Help ease your dog’s fireworks fears
On Independence Day we celebrate our great country and our freedom. But not all dogs enjoy the fireworks displays that the holiday brings.
Some dogs will sit in the yard with you and enjoy the show, but more likely than not, Fido will want to be in the fetal position under the bed.
There are some things you can do to help ease Fido’s fears. First, you can make sure you get informed about big displays in your area, so you can be prepared.
If you plan on giving your dog an over-the-counter remedy, consult your vet before administering the medication- especially if your dog is taking prescription medicines.
Feed your dog early in the day; because once the show begins he will no longer have an appetite.
A brisk walk before dusk will help burn off excess energy and will also help calm your dog. A walk will also give Fido a chance to relieve himself before the show begins.
Shut all the doors and windows in your house and don’t forget to shut the curtains. This will help block out any scary flashes of light and reduce the noise levels of fireworks.
To make your dog more comfortable, create a safe den for your dog to retreat to. His kennel is great for this.
Include his favorite bone or toy to make him feel more at ease.
To distract him from the noise, play a radio or television at a loud volume.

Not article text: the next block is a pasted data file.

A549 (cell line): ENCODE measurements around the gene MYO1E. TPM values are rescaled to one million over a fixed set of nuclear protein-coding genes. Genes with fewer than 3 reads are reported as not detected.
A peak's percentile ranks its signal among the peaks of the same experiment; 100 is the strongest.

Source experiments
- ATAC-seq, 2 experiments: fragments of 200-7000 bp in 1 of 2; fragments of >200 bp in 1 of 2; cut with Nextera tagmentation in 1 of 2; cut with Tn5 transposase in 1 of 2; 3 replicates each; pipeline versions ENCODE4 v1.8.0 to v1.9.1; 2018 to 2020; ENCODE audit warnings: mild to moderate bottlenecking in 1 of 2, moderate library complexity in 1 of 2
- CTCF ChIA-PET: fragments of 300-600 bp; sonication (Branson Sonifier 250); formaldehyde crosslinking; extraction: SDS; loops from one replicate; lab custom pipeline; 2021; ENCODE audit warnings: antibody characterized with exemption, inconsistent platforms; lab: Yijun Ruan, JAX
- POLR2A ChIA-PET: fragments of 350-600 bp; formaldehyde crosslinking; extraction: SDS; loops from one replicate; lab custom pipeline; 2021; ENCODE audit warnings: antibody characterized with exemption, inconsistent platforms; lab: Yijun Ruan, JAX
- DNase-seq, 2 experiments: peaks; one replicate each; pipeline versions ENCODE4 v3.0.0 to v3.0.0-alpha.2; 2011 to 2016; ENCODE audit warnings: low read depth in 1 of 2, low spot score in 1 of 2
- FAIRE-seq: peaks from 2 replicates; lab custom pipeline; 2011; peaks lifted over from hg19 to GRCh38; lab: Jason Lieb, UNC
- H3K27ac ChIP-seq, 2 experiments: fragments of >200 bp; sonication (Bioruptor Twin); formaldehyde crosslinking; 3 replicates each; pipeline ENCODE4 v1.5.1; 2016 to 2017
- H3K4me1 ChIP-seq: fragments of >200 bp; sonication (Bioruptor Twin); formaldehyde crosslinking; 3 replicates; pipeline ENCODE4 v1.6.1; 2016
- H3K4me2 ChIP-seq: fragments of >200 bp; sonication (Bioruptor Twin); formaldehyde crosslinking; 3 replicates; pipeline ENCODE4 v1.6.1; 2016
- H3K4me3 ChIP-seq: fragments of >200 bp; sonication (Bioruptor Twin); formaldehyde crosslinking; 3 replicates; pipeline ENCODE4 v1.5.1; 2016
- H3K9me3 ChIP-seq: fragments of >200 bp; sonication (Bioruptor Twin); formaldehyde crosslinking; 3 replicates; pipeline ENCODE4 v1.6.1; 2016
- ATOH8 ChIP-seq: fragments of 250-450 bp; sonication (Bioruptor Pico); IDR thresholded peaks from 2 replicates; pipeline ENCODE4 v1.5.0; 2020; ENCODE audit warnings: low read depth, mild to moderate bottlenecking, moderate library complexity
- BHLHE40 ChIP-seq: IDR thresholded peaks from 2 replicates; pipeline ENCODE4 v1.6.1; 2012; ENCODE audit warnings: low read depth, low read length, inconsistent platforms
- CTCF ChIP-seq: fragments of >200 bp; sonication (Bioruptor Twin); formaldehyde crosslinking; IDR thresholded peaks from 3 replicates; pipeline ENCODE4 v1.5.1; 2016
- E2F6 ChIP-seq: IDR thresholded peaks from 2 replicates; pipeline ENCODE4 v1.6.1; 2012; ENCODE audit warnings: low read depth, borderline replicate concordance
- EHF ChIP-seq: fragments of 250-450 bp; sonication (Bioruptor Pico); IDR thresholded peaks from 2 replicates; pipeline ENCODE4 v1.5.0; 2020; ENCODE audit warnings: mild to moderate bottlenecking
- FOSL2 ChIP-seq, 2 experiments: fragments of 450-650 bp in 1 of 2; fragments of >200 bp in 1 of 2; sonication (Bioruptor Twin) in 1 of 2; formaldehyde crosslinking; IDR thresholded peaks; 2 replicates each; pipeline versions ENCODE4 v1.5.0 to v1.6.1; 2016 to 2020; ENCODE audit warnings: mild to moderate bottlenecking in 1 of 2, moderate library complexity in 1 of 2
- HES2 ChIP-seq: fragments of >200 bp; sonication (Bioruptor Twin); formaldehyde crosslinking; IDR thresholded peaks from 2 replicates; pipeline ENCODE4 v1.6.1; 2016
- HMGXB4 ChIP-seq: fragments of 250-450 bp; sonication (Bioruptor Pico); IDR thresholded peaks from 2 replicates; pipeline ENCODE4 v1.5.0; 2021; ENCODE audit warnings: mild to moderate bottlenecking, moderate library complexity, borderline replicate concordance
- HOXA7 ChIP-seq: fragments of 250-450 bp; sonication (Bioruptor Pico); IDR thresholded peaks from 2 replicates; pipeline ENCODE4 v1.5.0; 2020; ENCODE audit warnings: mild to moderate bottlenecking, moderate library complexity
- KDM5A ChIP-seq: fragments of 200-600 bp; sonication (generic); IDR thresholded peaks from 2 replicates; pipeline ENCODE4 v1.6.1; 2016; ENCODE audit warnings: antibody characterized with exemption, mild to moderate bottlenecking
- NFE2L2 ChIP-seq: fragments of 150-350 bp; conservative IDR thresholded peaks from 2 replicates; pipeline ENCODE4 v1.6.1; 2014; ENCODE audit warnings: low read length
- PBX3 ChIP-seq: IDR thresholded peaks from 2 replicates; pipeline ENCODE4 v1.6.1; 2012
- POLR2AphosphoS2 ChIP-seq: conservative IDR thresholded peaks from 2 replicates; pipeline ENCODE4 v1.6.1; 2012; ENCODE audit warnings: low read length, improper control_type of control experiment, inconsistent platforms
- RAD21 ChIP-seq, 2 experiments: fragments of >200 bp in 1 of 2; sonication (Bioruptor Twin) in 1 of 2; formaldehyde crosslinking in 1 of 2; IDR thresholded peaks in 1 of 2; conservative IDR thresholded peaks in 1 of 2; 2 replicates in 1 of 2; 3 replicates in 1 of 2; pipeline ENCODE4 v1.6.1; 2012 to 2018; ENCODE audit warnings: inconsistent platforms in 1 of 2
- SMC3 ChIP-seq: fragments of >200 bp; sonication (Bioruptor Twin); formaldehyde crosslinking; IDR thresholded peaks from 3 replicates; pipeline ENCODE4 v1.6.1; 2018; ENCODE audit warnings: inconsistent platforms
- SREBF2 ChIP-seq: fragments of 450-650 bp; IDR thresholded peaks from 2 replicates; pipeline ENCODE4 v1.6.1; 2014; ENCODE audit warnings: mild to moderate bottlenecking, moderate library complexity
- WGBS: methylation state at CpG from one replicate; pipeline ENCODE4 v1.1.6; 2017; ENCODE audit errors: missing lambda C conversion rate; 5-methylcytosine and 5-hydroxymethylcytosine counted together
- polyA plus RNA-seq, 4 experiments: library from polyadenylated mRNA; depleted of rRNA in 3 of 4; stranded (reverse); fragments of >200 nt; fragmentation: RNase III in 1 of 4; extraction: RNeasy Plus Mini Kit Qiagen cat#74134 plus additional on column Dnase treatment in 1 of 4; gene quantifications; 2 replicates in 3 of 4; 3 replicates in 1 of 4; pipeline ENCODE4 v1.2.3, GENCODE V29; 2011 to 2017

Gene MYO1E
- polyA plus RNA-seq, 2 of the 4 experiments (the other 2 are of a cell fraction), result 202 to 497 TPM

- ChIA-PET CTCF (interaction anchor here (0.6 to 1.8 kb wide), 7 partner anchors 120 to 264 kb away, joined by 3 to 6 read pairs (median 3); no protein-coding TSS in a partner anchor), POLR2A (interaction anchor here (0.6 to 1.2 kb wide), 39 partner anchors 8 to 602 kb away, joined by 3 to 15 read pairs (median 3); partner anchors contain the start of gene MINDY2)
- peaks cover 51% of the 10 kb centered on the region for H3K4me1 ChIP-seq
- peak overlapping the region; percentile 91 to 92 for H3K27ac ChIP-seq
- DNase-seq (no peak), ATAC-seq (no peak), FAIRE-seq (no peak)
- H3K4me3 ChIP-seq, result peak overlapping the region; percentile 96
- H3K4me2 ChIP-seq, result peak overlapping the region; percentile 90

Your dog should be kept in a closed room, so he will not bolt out the front door when they are startled. But, just in case, keep an ID tag on your dog so in the event he does get out he has a greater chance of being returned.
Also, it is very important for you to act as normal as possible. Your dog will pick up on any abnormal behavior.
If you try to comfort your dog when they are scared by saying things like, “It’s Ok” or “Don’t be scared” you are telling your dog being nervous is ok and acceptable. You can reward your dog’s calm behavior with treats or toys.
If your dog shows any signs of stress, do not take them to a public firework display. Nor do you want to leave your dog tied outside during fireworks.
Even if your yard is “escape” proof, it is a good idea to take your dog out on a leash, if he must go out. It is not a good idea to make your dog face his fears on the Fourth of July; this will just make him more frightened.
Don’t shout or get angry at your dog for being scared, he will not understand why you are upset and this will only create a larger fear to fireworks.
Finally, make sure your dog has access to plenty of water, because a nervous dog gets thirsty more often.
Independence Day is a great time to get with family and celebrate.
Taking a few steps to help your dog through the lights and sounds of the holiday will make it more enjoyable for everyone.
Happy Birthday America! Remember, every dog deserves to be treated like a show dog.
Tony Barker, The BARKer Shop